In last weeks issue I referred to this cooking appartaus as a kamado. I have since learned that the new manufacturer has renamed it the green egg. You can find information on this cooking device by using a search engine and direct it to green egg or kamado. Now that I have a name of green egg I have found alot more accessories that are available and will try to keep you informed of them.
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that is used in smoke cooking is my choice for outside cooking. In Japanese Kamado means oven, cooker, smoker, or stove-even a fireplace. Although there is no comparable word in English, you will find that a kamado can be all of these and more.
HERE IS A PICTURE OF A KAMADO
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Here is this weeks special dish.
About 2 pounds of fresh ling cod
8 green stuffed olives
6 cloves fresh garlic
1 cup basil(approx.)
2 plum tomatoes(romas sliced)
1 small red onion(sliced into rings)
1 tablespoon Old Bay seasoning
1 teaspoon black pepper(ground)
1/2 teaspoon salt
Place fish on large piece of foil. Crush garlic and spread on fish. Sprinkle the oldbay lightly as well as the black pepper, over the fish.
Place sliced olives on top. Put enough lemon slices to cover the fish. Spread the tomato slices then pile the basil followed by the red onion rings over all, to cover the fish. Bring up sides of foil, make a tent and fold over edges to make it air tight. Then put the foil tent on a cookie sheet to transfer to the oven. Cook at approx 425 for 25 to 30 mins, or until fish flakes. This can be done in a reular oven as well as the kamado.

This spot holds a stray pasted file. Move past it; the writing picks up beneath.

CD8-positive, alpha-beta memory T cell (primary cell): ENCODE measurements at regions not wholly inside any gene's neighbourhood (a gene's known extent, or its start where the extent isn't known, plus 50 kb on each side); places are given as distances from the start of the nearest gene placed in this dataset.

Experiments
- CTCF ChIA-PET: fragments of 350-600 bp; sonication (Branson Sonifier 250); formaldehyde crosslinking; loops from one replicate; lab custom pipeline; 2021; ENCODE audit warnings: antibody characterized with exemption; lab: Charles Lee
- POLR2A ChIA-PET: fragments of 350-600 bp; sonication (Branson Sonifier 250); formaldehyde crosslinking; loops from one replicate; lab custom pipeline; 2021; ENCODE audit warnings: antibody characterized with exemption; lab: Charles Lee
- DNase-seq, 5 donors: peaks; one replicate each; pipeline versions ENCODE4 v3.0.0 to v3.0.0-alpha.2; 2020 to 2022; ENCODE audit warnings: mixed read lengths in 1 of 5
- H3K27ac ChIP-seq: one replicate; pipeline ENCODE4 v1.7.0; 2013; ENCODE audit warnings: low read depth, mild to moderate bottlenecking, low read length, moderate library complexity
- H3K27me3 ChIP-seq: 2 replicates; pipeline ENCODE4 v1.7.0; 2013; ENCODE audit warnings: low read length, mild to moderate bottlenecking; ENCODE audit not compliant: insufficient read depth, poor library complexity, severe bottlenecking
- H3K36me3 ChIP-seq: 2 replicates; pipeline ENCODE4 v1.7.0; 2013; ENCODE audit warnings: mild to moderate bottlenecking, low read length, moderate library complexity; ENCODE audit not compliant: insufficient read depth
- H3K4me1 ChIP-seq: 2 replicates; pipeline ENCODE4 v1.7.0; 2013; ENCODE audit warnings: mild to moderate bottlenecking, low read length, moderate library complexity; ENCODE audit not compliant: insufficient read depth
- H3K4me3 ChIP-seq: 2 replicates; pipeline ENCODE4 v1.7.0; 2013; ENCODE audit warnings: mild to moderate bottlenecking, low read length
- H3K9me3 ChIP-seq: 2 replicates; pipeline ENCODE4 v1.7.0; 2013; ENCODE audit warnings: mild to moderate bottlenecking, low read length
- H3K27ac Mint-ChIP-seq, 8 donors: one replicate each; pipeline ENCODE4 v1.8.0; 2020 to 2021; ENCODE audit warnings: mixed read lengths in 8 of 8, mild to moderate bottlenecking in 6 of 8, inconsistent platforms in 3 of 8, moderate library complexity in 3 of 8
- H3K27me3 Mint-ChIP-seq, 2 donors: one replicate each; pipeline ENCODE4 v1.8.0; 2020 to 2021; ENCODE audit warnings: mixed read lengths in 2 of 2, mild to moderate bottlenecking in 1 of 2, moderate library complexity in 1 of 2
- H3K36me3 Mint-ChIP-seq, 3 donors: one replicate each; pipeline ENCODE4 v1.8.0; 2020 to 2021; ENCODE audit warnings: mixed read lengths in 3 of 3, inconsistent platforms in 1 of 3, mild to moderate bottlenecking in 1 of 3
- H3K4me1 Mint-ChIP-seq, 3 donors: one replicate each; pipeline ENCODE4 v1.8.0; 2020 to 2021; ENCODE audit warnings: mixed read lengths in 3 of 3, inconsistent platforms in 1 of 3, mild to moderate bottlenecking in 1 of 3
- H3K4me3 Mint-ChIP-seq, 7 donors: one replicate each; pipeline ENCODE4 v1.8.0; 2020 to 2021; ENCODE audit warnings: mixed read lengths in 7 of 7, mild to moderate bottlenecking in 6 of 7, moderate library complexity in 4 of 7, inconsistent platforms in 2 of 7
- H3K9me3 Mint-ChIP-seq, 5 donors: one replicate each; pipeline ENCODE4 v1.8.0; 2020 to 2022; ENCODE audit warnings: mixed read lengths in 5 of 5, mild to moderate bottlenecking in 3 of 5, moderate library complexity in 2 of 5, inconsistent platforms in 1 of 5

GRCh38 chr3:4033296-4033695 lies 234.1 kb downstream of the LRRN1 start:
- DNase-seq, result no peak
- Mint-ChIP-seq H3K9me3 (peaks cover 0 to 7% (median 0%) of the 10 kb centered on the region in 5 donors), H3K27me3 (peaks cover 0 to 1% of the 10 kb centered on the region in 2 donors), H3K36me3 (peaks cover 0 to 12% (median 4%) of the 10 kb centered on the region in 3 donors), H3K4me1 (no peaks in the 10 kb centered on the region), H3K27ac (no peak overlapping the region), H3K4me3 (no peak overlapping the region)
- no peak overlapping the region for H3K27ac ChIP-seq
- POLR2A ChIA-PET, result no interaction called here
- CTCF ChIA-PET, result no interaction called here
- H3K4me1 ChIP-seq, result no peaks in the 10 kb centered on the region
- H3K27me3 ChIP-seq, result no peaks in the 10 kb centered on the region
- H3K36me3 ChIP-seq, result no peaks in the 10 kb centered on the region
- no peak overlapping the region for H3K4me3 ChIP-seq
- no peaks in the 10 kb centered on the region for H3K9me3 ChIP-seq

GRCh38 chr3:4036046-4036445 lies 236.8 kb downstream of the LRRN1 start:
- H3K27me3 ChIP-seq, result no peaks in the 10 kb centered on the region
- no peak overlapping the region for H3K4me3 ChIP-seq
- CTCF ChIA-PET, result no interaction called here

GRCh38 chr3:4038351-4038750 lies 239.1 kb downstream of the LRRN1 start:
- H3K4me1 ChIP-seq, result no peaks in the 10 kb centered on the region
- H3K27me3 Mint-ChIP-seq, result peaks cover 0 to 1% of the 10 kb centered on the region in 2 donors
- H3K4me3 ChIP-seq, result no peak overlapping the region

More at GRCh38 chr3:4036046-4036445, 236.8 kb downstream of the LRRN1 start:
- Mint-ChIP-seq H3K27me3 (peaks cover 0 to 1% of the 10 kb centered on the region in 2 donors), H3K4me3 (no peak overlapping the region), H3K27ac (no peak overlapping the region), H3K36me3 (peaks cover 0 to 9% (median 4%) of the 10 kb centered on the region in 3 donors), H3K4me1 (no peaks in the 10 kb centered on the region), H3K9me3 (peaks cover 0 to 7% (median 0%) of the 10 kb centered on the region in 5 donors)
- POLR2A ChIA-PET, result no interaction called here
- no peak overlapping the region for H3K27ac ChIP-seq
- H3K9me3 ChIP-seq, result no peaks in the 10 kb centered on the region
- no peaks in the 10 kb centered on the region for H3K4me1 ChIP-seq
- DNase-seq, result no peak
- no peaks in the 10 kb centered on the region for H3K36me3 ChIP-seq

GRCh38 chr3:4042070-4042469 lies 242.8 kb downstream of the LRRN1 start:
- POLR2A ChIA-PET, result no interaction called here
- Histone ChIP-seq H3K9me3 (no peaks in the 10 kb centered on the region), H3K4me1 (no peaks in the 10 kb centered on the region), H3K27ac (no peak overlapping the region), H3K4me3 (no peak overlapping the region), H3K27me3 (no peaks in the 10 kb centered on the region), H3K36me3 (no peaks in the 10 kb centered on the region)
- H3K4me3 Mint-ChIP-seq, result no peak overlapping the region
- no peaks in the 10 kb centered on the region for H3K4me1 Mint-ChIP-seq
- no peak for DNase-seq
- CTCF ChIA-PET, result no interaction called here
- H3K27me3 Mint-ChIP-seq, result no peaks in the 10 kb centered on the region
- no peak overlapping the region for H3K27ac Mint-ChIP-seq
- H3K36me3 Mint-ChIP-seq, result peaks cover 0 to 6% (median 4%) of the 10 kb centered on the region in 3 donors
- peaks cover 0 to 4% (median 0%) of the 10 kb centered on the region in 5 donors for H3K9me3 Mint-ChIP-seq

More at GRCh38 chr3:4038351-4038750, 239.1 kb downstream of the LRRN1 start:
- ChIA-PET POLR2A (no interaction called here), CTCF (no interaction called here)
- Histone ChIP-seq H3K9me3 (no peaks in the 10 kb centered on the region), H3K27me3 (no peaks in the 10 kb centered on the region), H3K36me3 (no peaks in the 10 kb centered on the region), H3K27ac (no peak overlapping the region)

WHAT MAKES A KAMADO DIFFERENT
The Kamado, made of earthenware, is very similar to the kilns used to manufacture glass ceramic. It is the only barbecueing equipment that has a double wall construction, much like a thermos bottle; the firebox area has walls up to six inches thick and at grill level, the walls are up to four inches thick. This insulating quality enables food to be cooked with a minimum amount of charcoal. Metal conducts heat and a metal grill will require more and more coals to counteract heat loss. To keep a large quantity of coals at cooking temperature, more air is needed...this air is what dries out meats and causes them to shrink. With the Kamado, however, you need only 18 briquets to start your fire. Kamados are extremely fuel efficient so a smaller quantity of coals is completely burned during cooking...meats, fish, vegetables, all remain juicy as well as look very attractive.
UNTIL NEXT WEEK THIS IS GREENHOUSEGOURMET SAYING YOU ARE WHAT YOU EAT!
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